CARACAS (Reuters) – Jiving to rap music and vowing a “thrashing” in Venezuela’s vote exactly a year away, President Hugo Chavez resuscitated a left-wing political coalition yesterday that he hopes will propel him to re-election.
The 57-year-old socialist leader is convalescing after four rounds of chemotherapy following cancer surgery in June.
Yet he managed to dance beside young Venezuelan rappers at the start of a ceremony to launch the “Great Patriotic Pole.”
“Long live Venezuela! Long live hip-hop!” laughed Chavez, a consummate political showman who also tossed a baseball for cameras last week to deny a US media report that he had been rushed to hospital for emergency kidney treatment.
In power for 12 years, Chavez has revived the Patriotic Pole in an effort to shore up support ahead of an October 7, 2012, election that is shaping into a close and fascinating tussle for control of South America’s biggest oil exporter.
Chavez had himself sidelined the movement in the past, but now wants it to be his flagship electoral coalition, grouping the ruling Socialist Party with various grassroots movements and other smaller parties such as the Communists.
“This is a milestone in the course of the socialist revolution,” he said during a ceremony at his Miraflores presidential palace in Caracas.
Taking advantage of disunity in the opposition and drawing popularity from education, health and other social initiatives in slums, Chavez has won all but one of about a dozen national votes during a rule that has transformed Venezuela.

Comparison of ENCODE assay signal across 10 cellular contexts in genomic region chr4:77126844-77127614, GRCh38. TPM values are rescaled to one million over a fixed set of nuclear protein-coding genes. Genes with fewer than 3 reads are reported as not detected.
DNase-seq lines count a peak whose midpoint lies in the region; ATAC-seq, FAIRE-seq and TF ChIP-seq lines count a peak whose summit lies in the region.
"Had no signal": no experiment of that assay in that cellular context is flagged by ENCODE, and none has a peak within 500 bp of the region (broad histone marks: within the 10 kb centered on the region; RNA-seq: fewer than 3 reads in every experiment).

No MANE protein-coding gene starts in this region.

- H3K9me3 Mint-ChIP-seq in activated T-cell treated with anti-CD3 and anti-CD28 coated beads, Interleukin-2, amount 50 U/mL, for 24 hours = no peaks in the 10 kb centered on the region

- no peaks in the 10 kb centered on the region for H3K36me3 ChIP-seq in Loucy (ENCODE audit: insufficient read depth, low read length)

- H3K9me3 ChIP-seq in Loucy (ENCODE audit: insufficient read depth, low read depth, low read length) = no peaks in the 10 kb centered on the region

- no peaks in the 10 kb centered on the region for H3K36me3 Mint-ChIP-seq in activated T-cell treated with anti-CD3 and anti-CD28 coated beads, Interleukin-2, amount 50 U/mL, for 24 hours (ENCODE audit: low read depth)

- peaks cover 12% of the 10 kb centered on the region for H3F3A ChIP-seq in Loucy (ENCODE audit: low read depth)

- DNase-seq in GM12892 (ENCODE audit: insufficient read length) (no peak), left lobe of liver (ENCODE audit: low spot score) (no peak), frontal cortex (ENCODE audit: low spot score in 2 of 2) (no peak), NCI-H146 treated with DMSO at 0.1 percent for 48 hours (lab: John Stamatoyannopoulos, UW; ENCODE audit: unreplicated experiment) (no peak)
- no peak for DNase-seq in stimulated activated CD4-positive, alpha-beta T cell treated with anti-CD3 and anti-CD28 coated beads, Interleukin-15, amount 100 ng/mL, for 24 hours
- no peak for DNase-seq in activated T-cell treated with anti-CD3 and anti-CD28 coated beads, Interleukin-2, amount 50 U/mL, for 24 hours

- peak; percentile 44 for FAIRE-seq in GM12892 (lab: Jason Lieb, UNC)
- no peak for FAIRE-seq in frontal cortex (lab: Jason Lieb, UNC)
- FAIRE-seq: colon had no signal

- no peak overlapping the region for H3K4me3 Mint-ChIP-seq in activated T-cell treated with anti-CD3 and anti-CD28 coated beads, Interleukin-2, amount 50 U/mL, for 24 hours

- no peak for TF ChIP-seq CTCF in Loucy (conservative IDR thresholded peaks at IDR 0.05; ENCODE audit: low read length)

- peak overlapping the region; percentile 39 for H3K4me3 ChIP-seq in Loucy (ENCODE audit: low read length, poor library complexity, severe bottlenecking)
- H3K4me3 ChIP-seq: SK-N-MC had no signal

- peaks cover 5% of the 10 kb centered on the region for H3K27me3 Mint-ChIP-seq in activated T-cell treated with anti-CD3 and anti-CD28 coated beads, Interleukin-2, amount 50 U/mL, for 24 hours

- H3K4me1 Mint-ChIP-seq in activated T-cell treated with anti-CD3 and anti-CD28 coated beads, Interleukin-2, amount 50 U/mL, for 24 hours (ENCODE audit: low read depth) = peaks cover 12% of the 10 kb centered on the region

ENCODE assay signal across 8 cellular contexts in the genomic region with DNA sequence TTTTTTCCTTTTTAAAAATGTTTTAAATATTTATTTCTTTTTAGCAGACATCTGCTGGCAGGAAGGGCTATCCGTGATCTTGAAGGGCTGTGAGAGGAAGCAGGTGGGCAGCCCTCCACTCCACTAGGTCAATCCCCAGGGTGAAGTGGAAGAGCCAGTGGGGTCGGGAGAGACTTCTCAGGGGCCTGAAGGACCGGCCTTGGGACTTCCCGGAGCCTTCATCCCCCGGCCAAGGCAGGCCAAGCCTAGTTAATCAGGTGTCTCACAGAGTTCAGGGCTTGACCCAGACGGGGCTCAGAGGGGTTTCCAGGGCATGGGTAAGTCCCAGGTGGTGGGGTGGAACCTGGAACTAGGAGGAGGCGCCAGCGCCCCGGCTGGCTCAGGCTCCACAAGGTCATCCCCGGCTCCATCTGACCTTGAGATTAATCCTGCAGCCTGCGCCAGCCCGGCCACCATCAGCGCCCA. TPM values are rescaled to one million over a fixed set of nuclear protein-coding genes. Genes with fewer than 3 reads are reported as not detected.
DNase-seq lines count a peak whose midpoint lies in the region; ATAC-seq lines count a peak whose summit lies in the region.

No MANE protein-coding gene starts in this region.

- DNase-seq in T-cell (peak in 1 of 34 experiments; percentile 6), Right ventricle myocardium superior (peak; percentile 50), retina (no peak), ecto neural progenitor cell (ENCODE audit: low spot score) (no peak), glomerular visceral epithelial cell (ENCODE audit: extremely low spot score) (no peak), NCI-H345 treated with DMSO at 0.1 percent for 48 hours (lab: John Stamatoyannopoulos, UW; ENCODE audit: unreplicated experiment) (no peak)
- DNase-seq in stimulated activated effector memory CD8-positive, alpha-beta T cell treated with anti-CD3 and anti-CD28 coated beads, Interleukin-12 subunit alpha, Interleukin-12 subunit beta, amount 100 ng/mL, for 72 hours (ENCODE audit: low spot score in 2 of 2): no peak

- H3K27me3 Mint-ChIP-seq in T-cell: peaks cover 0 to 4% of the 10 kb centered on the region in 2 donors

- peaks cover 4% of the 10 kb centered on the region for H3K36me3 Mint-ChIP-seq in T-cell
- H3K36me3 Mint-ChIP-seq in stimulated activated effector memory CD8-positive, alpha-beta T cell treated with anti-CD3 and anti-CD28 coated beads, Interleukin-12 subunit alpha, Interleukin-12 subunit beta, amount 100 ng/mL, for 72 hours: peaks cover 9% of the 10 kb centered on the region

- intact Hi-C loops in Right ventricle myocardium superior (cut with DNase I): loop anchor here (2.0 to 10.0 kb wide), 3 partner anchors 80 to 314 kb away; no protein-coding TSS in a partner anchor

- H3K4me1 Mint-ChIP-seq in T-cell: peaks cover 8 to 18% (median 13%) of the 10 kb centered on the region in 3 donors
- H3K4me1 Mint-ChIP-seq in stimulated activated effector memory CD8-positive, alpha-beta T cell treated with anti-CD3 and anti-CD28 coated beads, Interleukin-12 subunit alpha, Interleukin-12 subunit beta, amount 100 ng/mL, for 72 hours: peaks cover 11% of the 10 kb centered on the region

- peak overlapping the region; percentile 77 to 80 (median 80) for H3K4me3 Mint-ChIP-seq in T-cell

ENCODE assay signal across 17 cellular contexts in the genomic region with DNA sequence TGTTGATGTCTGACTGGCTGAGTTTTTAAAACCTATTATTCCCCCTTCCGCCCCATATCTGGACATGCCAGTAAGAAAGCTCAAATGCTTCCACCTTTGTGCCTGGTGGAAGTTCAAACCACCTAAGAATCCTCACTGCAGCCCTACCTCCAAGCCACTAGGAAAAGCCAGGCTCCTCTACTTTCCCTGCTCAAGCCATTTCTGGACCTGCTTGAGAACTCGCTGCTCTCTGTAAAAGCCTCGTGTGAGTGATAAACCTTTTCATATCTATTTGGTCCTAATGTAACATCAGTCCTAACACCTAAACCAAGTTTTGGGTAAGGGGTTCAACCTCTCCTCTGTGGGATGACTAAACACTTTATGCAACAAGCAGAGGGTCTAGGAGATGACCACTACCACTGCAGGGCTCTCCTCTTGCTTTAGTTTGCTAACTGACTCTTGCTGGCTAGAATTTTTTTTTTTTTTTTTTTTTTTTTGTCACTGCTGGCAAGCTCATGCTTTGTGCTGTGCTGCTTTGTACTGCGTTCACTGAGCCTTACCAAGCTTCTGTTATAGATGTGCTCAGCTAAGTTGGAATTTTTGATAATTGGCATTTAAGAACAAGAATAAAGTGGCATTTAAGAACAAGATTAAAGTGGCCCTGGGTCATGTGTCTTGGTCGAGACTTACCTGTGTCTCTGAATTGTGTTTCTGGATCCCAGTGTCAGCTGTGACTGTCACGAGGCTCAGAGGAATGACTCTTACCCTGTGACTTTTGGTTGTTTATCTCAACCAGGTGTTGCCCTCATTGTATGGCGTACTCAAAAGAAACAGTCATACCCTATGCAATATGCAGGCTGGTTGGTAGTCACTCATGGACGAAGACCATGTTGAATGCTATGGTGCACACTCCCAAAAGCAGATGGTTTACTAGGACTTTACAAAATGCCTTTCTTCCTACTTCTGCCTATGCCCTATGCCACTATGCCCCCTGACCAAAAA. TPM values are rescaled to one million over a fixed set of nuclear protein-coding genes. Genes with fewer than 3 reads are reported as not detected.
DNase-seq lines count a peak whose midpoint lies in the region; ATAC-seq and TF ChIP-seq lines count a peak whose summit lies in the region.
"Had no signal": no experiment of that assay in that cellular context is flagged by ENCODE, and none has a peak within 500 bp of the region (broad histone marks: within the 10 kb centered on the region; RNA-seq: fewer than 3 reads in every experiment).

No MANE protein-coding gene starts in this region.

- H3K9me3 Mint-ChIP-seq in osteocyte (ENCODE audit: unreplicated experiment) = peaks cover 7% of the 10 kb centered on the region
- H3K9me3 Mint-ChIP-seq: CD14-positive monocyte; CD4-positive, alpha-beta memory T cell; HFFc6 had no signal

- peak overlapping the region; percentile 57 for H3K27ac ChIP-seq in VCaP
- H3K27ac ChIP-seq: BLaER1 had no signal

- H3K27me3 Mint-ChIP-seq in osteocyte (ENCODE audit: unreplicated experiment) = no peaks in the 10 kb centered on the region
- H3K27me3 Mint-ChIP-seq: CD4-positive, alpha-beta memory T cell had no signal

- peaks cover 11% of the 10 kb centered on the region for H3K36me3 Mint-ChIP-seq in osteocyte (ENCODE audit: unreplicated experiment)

The charismatic former soldier, who idolizes Cuba’s Fidel Castro and has nationalized large parts of the OPEC member’s economy, predicts a win next year with more than 60 per cent.
“We’re going to give the bourgeoisie a thrashing!” he said in familiar rhetoric, urging supporters to achieve a record 10 million votes for him next year.
This time, however, Chavez faces a buoyant opposition coalition that has finally united disparate parties, and will choose a single candidate in a primary set for February.
Polls show Chavez’s popularity at nearly 60 per cent, aided by sympathy over his illness. But they also show deep dissatisfaction with crime levels akin to a war zone, stuttering services including power-cuts, and ever-soaring prices thanks to the highest inflation in the Americas.
Various candidates for the opposition ticket also held events yesterday around the nation to push their causes. Some started stopwatches to symbolize time running out for Chavez.
The governor of Zulia state, Pablo Perez, who is running second in polls for the opposition candidacy, said Venezuelans should focus not on names but the need to end the polarization of their country under Chavez.
“The big winner must be unity. It’s not about individual names but the future of the country,” said Perez, who runs the western state that produces much of Venezuela’s oil.
Analysts say a large proportion of Venezuelans who neither back Chavez nor the opposition could swing next year’s vote.
“2012 will be a fierce battle for floating, undecided voters, numbering some 2 million of the 18 million-strong electorate,” said LatinNews, a London-based newsletter.